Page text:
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Brown spent five years in Cleveland and won 66.3% of his games, but he was fired in May 2010 for failing to net a championship with LeBron James, a title that back then seemed so easily in reach. James fled to Miami, and Brown took refuge as a volunteer assistant coach for Cameron's football team at Lee Burneson Middle School in Westlake, Ohio. He swapped Joseph Abboud suits for mud-stained sweats, dragging tackling dummies around the field and hauling water bottles to the huddle. The only basketball court he visited with any regularity was at Westlake Rec Center, where he rebounded every morning for his 16-year-old son, Elijah.
No one wants to follow a legend, but Brown knew Jackson was retiring, and he found himself watching the Lakers more than the Heat. By midseason he was taking notes on them like an advance scout. When they combusted against Dallas in the playoffs, he detailed their vulnerabilities to the pick-and-roll, and when Bryant termed the season "a wasted year of my life," he felt goose bumps. Lakers owner Jerry Buss invited Brown to his home in May for an interview, but Buss was not prepared for all of Brown's baggage: a binder filled with more than 50 pages about the team, separated into sections, including one analyzing every Laker and another evaluating potential trades. Brown also brought four DVDs, one 49 minutes long, depicting defensive coverages. When Jim Buss, the owner's son and Lakers executive vice president, asked to take the DVDs home with him, Brown resisted. He didn't want them out of his hands.
The Lakers came to the realization in May that everyone else did in June: There is no great shame in coming up short with LeBron James. It's not as though Brown had Dwyane Wade and Chris Bosh in Cleveland. He was making do with Mo Williams and Anderson Varejão. Kupchak learned that some members of the Cavaliers' front office never even wanted to fire Brown. One former assistant coach believes they did it mainly to appease James, though if that's the case, the plan clearly backfired. When Jim Buss called Brown to offer him the job, he told him, "I'm hiring you because I want to see those DVDs."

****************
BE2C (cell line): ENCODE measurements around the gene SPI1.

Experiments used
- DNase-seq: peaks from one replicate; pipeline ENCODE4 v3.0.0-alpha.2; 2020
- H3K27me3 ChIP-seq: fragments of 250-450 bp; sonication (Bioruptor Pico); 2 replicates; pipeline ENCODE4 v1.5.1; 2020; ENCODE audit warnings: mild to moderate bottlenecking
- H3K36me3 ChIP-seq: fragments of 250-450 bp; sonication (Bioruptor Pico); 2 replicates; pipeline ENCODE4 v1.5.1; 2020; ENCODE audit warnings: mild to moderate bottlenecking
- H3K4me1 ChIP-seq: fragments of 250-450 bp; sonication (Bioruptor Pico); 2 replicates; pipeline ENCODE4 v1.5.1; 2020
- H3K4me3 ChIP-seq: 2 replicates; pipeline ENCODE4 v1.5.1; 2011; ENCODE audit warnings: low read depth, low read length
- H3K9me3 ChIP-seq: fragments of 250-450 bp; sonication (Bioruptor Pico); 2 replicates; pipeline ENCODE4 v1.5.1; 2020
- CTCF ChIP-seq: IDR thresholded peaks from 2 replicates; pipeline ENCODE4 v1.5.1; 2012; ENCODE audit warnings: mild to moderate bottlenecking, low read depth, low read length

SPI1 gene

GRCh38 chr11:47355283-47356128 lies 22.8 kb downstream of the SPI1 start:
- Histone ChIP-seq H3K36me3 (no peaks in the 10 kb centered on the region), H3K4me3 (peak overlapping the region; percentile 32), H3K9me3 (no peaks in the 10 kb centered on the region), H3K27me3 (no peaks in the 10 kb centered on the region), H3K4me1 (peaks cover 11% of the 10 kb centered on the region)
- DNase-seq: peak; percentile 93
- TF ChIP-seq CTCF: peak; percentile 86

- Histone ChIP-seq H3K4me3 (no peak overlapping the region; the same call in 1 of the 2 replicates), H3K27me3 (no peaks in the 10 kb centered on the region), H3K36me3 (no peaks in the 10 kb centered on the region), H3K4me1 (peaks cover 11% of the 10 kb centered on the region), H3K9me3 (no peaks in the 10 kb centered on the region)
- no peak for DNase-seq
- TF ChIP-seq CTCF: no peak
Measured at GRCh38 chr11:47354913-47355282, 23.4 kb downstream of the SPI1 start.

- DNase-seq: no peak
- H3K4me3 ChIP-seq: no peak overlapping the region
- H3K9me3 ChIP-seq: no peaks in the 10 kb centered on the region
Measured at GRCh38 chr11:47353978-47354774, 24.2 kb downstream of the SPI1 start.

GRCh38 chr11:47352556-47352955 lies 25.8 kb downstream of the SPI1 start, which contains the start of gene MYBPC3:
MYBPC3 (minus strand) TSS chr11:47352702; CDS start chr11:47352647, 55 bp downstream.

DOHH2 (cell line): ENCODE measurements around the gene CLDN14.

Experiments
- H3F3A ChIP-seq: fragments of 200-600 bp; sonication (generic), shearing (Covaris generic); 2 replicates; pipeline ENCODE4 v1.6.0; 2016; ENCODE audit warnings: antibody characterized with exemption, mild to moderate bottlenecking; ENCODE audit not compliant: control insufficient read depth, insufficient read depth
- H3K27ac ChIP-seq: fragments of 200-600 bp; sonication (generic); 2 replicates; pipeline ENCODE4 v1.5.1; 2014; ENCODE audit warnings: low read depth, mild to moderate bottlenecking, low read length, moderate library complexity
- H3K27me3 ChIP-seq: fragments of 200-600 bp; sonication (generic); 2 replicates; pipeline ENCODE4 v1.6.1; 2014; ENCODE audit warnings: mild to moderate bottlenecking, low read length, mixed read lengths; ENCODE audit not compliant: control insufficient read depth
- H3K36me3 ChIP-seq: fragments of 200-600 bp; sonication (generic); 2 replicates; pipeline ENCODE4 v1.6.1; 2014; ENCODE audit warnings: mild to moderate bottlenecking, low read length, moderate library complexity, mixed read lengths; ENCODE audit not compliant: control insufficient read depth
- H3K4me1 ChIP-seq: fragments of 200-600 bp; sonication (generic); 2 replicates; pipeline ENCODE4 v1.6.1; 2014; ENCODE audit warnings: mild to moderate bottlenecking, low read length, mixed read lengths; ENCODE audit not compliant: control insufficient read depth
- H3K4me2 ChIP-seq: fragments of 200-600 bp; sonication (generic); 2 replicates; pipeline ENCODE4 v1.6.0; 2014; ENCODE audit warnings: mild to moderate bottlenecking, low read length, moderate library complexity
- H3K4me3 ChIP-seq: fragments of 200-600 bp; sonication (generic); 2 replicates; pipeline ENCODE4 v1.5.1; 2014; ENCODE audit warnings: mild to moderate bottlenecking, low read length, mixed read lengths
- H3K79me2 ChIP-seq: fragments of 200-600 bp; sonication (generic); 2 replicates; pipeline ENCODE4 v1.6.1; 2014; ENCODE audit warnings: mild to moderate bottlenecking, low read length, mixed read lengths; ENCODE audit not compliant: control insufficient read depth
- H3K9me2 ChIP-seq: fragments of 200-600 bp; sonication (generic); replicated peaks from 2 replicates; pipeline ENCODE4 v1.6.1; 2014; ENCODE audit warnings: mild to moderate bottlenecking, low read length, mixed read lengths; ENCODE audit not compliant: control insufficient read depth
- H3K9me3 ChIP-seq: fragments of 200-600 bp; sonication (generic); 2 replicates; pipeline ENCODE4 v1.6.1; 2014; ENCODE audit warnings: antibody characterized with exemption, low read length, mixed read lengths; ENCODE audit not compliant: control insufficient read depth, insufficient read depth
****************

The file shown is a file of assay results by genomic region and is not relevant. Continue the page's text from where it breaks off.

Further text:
Brown is an unlikely coach to the stars, having never played professionally, or even stood out as a collegian. He might have flourished at Doherty High in Colorado Springs, but his parents moved before his freshman year to Würzburg, Germany. They told him he could return to Colorado when the family was settled. But once they landed in Germany, Brown's parents informed him he was not going anywhere. Brown wandered around the base in Würzburg, wondering if he could be the kind of kid who rebelled or if he'd always fall in line. "I guess it's obvious what I chose," he says. He played at American High there, and when his team spent the night in opposing gyms after road games, he shot free throws while others slept. (He was also voted Best Dressed as a senior.) He became a defensive specialist at San Diego and found his way to the NBA when he spotted a picture of then Nuggets coach Bernie Bickerstaff on the cover of the alumni magazine. Brown asked for an internship, and even though Denver didn't offer any, Bickerstaff hired Brown to help run team-sponsored camps. Brown traversed Colorado in a red Nissan pickup, devising clinic schedules as intricate as his practice plans. From there, Brown had stints as an assistant with the Wizards, Spurs and Pacers before the Cavs hired him.
Brown's background earns him instant credibility among the league's grinders but not necessarily its headliners. Shaquille O'Neal, who played for Brown in Cleveland, wrote in his autobiography that James did not really listen to the coach and Bryant probably won't either. But O'Neal should know better than anyone that Bryant relates to the obsessed. It's the slackers he can't stand. "Mike works hard," Bryant says. "I can respect that."